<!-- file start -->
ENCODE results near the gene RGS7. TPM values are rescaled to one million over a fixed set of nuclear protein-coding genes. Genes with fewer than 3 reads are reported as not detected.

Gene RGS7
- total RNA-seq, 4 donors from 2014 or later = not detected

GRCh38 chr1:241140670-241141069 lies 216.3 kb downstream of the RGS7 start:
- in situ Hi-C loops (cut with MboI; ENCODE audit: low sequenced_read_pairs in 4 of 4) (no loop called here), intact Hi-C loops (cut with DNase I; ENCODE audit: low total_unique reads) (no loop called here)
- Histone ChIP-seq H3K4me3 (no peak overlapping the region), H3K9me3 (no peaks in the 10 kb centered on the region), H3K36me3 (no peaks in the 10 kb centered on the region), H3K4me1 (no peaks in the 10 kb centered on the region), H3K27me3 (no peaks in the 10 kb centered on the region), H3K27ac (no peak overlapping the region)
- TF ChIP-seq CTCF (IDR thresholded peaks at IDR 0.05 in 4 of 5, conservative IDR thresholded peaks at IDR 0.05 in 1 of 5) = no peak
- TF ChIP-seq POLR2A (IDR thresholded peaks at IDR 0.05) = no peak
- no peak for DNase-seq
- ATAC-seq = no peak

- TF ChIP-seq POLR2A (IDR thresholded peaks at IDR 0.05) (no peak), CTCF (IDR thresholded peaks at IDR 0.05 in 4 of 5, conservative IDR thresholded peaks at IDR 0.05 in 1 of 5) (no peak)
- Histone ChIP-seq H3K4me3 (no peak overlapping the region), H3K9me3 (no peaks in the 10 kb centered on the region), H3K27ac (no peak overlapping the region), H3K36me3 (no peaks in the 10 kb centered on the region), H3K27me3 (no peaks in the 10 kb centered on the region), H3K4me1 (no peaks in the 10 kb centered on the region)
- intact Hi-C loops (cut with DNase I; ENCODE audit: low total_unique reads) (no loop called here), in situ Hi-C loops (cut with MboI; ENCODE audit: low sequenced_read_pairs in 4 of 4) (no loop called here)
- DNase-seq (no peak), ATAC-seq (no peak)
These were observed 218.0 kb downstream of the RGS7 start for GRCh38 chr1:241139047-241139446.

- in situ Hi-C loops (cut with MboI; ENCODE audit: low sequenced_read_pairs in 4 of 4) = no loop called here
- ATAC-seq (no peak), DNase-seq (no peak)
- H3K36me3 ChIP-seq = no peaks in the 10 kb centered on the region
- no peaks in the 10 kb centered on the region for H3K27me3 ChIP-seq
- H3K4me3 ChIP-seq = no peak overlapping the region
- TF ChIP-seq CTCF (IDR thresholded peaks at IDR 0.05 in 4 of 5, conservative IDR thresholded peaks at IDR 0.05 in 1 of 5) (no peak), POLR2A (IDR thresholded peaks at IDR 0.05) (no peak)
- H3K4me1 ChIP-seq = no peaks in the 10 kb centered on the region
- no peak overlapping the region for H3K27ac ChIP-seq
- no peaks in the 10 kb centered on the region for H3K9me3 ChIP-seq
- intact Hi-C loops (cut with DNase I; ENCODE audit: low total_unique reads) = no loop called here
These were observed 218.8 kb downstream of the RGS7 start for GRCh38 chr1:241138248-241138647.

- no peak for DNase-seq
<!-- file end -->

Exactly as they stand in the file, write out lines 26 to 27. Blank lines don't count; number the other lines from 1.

These were observed 218.8 kb downstream of the RGS7 start for GRCh38 chr1:241138248-241138647.

- no peak for DNase-seq